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Nine Till Three and Summers Free: Life At A Teachers’ Training College: A Memoir

Ratings:
200 pages7 hours

Summary

Prequel to the well-received A Life At The Chalkface.

 

Mike Kent’s new book Nine Till Three and Summers Free describes the extraordinary three years Mike spent as a resident student at a London training college in the sixties. Facilities were basic, many eccentric students seemed less than suited to the rigours of teaching, lecturers struggled to keep abreast of the enormous changes happening in primary education, and only a handful of GCEs were needed to gain a place.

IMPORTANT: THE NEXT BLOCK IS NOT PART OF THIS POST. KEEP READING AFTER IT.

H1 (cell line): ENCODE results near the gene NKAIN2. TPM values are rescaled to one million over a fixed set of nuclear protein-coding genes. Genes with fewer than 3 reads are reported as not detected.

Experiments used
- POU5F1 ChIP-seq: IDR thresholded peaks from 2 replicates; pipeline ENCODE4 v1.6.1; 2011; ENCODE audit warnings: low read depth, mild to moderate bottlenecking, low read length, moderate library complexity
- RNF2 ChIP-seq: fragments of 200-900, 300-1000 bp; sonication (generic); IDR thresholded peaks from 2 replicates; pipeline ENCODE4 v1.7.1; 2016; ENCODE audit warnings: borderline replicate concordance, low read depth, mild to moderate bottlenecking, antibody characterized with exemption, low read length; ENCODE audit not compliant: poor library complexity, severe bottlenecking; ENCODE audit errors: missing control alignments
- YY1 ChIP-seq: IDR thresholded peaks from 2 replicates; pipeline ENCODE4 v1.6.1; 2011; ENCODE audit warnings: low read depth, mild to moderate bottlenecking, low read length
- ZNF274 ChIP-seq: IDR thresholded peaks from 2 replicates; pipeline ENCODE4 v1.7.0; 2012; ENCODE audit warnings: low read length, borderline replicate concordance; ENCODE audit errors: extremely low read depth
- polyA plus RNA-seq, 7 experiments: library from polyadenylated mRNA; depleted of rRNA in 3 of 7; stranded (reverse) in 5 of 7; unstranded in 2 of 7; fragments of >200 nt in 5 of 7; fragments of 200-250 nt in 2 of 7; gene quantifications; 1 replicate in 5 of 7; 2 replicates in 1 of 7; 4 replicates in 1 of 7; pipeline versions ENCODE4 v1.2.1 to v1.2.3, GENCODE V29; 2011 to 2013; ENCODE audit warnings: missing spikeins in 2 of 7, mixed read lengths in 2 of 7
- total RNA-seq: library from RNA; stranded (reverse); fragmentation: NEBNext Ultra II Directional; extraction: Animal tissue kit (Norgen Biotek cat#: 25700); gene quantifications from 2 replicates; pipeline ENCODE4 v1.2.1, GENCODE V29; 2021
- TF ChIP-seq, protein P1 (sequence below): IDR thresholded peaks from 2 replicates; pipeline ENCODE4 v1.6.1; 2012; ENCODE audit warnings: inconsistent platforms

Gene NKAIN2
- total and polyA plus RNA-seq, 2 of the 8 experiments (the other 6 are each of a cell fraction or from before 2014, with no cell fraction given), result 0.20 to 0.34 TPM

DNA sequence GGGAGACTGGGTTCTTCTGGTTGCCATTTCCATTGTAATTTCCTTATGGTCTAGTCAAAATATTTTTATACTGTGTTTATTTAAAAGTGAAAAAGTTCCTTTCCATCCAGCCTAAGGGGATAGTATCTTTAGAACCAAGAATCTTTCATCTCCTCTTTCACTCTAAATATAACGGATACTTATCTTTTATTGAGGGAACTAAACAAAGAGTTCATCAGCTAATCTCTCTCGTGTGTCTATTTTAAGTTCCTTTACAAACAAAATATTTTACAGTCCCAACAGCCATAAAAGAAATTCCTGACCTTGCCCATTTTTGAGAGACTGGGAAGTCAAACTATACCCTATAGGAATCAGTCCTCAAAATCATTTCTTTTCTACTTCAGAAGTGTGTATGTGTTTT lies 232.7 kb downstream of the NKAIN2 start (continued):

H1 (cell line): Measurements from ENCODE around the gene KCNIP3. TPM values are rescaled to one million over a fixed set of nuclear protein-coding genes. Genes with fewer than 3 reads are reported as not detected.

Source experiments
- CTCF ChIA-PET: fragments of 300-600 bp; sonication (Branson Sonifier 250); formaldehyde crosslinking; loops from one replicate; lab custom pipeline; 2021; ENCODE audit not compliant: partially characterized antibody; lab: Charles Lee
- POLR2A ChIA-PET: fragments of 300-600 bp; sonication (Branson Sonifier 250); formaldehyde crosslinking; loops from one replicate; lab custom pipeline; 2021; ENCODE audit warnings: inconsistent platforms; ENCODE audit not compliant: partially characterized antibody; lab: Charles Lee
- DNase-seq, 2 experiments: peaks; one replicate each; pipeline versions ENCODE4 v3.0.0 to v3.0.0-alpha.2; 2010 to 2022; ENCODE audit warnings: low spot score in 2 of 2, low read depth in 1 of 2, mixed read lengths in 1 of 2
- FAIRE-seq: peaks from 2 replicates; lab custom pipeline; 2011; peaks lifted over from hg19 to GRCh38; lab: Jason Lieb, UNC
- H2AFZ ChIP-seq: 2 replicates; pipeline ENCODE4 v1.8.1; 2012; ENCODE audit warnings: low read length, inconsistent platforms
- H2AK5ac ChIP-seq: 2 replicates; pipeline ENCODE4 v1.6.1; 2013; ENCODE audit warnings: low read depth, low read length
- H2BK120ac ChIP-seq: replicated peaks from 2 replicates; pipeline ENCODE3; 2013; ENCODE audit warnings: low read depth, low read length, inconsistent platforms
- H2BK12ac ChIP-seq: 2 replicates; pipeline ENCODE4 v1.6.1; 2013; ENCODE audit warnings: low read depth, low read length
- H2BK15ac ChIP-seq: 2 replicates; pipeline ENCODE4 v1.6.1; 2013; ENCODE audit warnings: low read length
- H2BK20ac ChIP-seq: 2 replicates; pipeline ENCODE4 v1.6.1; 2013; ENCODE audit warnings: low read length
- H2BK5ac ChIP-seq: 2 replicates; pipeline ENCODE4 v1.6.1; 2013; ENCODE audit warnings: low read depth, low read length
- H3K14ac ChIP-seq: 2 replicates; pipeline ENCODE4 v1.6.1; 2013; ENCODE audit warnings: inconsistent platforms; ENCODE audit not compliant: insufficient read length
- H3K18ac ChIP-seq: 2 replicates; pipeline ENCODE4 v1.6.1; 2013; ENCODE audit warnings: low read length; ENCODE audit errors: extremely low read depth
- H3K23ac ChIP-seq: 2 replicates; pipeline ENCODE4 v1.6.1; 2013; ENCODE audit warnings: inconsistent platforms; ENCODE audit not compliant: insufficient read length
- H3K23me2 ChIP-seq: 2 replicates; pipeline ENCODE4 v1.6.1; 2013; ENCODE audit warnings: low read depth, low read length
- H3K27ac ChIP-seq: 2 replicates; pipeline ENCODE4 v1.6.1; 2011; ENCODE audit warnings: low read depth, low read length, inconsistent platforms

With humour and insight, the author describes the extraordinary events, situations and characters he encounters - the physics lecturer intent on taking his students to pieces, the field course run by an eccentric major, and the hilarious attempt at starting a college film society, the chaotic Freshers’ Hop and the viva examiner who had a passion for Guernsey. Amongst other students we also meet Dudley Hornpipe, a most unlikely candidate for teaching, David Barton, always willing to shave his hair off for a bet, and Simon Daines, who could probably have been a nuclear physicist, but chose teaching instead.


Additionally, the book details Mike’s first teaching practice at a school in a socially deprived area of London, his affection and nostalgia for the children clear as he describes the school that set him on the path to a highly successful career in primary education.

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